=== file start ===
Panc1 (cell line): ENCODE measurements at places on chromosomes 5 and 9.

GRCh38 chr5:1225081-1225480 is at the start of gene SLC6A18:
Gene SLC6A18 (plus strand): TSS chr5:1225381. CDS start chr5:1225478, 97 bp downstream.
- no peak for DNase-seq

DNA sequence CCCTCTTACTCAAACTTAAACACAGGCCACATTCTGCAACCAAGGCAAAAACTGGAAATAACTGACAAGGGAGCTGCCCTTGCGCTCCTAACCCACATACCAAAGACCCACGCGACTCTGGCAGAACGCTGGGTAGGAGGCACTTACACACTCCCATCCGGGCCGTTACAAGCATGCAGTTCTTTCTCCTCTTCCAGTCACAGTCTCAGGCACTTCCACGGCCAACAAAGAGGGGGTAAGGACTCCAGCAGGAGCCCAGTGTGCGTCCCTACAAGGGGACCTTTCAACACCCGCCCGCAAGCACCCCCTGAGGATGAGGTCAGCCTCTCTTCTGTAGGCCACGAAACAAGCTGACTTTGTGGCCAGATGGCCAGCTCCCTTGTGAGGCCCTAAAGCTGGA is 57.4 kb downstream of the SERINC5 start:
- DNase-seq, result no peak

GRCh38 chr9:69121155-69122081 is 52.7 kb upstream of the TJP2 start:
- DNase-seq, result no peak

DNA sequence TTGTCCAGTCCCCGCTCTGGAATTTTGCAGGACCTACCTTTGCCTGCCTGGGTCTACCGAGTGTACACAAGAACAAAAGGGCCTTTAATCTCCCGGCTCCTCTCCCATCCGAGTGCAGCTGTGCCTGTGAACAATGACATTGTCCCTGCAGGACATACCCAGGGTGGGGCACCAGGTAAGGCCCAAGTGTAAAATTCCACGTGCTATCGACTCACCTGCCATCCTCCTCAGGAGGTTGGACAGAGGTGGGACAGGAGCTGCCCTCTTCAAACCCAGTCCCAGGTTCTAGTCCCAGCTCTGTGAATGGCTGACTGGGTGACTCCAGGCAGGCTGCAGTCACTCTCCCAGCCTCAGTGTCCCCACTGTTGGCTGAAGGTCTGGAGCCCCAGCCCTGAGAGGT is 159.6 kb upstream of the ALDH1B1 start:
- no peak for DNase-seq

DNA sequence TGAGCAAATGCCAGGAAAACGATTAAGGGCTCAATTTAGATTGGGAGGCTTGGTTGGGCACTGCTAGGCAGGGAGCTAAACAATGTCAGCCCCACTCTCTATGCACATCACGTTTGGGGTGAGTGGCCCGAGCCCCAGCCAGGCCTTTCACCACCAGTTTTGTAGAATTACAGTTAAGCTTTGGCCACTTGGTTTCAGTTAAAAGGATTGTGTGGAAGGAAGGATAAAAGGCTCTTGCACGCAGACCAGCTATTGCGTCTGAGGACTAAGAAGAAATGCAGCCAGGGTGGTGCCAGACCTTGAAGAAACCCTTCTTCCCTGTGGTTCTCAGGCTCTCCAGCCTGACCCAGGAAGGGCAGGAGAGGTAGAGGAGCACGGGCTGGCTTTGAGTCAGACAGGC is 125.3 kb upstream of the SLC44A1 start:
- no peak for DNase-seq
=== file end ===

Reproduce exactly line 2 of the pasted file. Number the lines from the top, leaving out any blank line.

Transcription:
GRCh38 chr5:1225081-1225480 is at the start of gene SLC6A18: